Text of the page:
THE NAY FAMILY IN UTAH AND THE WEST
MATILDA ELLEN NAY DAYTON
by Lowell Dayton
I am honored to write this chapter on the life of my great grandmother Matilda Ellen Nay Dayton. My profound regret is that I did not begin the research on her life many years ago while those who knew her in person were still living. Those resources are now gone. My oldest living relative, a grand daughter in-law, age 94 has no recollection of Matilda Ellen. I have had interviews with various living family members hoping to obtain some information or memory, but to no avail.
Historical records and journals at the Daughters of The Utah Pioneers Museum at Salt Lake City as well as the LDS History Department and the Family History Center yielded very little information or data which was not already available through current family records.
One source which might have provided some accurate and insightful information was a journal kept by Hiram Dayton from his conversion to The Church of Jesus Christ of Latter-day Saints at Parkman, Ohio during the Kirtland period. The journal was handed down to his son Lysander who made the last entries and then to Charles Henry Dayton and Augustus Dayton at Wilford, Idaho. In June 1976 the Teton Dam burst a few miles east of Wilford, Idaho. A fifty foot wall of water emerged from the mouth of the narrow canyon at the eastern edge of Wilford, sweeping almost everything in its path to destruction. One of the casualties was the Hiram Dayton Journal, irretrievably lost, to the great sorrow of the Dayton family. Any valuable information in the book concerning Matilda Ellen was destroyed.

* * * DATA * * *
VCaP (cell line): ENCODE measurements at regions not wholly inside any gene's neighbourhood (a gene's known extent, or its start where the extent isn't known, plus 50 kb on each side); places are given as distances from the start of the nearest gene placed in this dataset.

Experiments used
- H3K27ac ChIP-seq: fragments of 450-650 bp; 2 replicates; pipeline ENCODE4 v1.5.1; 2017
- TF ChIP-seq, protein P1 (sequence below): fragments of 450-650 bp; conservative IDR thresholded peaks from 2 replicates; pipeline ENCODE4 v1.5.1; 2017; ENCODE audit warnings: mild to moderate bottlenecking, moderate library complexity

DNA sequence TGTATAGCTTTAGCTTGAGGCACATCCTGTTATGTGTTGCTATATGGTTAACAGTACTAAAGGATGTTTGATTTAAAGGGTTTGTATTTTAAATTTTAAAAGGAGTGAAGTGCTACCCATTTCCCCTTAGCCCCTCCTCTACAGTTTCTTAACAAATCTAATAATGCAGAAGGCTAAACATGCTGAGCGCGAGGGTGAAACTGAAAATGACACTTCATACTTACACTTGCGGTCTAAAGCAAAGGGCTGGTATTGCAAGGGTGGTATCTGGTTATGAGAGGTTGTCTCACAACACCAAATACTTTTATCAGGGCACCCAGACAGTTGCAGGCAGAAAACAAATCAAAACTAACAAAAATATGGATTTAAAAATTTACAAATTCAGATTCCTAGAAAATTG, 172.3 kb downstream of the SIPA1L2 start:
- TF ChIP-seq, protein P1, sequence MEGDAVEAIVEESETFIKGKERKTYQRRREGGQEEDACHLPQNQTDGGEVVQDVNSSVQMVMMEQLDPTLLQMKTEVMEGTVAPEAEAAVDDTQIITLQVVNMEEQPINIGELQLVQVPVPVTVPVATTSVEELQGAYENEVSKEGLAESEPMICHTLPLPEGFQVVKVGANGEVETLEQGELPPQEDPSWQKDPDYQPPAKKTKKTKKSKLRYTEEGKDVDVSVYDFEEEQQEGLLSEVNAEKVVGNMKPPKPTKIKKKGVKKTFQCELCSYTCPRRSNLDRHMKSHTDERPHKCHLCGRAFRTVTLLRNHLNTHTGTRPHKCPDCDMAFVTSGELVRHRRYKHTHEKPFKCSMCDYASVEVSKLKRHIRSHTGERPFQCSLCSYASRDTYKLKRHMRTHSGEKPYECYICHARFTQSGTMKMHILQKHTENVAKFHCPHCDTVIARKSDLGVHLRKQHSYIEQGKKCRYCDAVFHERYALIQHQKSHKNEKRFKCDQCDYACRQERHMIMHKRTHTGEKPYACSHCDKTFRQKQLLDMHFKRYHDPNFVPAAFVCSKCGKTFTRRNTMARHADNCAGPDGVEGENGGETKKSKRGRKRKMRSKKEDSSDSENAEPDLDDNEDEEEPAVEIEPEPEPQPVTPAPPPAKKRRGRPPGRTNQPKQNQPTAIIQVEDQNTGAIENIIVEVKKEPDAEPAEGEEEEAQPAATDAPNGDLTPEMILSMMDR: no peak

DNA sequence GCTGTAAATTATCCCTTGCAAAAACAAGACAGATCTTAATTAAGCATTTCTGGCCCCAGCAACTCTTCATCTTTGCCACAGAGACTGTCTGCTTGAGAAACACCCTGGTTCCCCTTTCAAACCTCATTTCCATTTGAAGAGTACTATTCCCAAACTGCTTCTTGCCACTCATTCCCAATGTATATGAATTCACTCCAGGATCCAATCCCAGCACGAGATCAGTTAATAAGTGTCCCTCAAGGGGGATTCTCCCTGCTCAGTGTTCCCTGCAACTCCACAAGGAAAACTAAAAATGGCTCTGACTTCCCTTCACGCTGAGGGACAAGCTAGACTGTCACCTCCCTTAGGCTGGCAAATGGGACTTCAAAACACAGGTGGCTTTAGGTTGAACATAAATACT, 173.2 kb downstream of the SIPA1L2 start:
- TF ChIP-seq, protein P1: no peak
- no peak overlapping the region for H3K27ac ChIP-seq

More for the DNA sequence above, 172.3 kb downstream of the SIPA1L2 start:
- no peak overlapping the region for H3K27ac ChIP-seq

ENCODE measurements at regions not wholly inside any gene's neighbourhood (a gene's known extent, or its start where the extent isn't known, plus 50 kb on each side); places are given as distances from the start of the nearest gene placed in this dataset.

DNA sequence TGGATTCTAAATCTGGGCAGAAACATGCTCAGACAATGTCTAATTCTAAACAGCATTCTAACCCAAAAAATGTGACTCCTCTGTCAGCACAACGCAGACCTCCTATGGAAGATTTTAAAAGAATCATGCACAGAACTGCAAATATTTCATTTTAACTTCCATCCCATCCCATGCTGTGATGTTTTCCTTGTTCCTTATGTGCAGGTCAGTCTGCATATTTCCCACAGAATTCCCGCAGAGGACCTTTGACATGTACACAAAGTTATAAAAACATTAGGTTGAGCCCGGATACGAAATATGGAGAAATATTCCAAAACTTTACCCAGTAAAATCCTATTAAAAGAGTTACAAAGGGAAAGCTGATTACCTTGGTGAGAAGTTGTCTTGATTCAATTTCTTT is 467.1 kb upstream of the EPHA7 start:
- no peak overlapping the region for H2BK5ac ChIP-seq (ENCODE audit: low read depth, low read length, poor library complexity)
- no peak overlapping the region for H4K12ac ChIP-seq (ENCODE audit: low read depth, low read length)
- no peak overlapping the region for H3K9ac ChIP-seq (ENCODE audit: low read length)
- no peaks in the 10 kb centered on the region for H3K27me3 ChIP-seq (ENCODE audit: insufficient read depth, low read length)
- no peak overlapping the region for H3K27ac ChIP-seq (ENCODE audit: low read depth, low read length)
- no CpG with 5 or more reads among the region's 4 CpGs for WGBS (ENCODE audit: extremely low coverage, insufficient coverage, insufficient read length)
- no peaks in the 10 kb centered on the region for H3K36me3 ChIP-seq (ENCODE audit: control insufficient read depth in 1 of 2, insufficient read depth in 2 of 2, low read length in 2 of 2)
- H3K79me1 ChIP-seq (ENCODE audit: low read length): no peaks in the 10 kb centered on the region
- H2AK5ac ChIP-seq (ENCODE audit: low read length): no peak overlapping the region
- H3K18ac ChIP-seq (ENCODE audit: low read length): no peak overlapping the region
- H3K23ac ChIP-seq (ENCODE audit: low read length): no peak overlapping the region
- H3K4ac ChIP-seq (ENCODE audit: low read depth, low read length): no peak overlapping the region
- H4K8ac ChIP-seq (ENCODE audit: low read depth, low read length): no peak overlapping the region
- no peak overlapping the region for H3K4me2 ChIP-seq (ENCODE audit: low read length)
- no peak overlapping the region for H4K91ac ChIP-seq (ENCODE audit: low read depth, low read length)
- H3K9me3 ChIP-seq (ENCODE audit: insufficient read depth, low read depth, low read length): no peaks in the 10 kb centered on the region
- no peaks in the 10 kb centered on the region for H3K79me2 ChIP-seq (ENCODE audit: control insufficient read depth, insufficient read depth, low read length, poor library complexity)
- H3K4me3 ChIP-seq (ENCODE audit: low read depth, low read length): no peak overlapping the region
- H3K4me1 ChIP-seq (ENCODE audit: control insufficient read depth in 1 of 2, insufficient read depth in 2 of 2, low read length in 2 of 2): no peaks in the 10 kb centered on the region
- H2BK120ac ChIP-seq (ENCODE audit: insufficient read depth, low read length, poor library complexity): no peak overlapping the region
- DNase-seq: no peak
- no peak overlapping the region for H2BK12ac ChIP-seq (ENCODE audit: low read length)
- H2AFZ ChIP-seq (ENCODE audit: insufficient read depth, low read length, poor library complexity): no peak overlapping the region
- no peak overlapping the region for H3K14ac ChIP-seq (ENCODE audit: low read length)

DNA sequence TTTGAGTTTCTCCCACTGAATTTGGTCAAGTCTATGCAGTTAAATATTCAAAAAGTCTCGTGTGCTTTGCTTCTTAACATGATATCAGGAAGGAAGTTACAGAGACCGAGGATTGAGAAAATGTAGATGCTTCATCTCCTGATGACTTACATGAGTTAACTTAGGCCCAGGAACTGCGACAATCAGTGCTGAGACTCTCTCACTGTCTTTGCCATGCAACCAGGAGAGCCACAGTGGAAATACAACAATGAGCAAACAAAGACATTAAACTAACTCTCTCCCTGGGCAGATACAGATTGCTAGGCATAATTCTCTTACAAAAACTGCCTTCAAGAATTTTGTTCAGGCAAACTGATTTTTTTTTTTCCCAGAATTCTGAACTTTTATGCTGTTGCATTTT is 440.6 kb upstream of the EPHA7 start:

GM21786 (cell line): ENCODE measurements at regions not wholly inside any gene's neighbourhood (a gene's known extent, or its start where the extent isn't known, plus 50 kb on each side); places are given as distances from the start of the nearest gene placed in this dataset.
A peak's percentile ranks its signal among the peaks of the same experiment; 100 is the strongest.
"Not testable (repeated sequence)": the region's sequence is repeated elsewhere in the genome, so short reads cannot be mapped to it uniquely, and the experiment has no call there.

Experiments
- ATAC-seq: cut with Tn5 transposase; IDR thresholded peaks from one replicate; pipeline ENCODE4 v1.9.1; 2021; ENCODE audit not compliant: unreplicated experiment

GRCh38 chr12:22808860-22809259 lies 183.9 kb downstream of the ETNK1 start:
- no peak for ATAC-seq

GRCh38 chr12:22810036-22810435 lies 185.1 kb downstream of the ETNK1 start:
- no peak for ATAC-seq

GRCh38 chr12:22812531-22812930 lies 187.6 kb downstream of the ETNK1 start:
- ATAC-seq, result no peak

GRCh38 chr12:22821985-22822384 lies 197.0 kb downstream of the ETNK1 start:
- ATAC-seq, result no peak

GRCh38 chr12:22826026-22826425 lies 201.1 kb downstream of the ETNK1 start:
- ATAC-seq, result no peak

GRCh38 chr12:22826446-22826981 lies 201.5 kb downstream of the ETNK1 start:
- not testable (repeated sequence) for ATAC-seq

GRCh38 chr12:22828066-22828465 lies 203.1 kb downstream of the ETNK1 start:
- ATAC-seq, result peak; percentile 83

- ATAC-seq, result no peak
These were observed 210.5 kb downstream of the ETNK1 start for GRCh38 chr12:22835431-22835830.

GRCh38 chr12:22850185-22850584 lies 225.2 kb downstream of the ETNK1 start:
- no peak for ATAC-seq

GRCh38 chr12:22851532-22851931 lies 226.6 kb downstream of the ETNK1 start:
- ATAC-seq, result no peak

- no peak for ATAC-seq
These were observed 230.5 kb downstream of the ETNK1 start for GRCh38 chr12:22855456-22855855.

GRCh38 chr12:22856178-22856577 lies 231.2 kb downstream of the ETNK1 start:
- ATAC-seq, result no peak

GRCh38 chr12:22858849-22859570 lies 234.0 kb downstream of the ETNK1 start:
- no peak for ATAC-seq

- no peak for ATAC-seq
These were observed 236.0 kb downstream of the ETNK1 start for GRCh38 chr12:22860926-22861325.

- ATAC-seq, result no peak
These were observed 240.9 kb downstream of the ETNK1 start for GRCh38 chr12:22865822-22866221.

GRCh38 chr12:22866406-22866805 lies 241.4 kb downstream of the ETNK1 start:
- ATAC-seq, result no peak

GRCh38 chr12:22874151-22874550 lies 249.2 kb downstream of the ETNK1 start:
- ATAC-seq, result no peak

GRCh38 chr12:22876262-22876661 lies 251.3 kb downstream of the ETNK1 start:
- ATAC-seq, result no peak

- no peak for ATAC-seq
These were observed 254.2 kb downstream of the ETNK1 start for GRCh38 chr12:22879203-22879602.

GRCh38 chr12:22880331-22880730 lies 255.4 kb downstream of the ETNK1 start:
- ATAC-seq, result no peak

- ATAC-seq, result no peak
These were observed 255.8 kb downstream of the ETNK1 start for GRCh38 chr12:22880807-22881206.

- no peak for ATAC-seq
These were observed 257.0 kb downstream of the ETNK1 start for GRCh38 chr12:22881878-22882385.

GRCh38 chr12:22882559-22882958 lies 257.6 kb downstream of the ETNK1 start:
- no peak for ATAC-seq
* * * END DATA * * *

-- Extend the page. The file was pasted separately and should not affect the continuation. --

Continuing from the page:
The information in this chapter on Matilda Ellen Nay Dayton will be relatively short because of the paucity of information available about her life. There is considerably more available about her husband Lysander Dayton. Because her life and shared experiences with her husband might give some insight to her, I am extrapolating to some degree from his history, which in part will help to portray her life as well. Most of this information comes from extant family records and my own recollection from what I have heard in the distant past concerning her. This is far from being as complete as we would desire.
In preparing this, I have painted a picture of her in my mind. I see her as a beautiful woman, loving, kind, charitable, generous, patient, resourceful, a loyal and believing daughter of God. I eagerly anticipate our meeting on the other side.
Mapleton, Utah 2002
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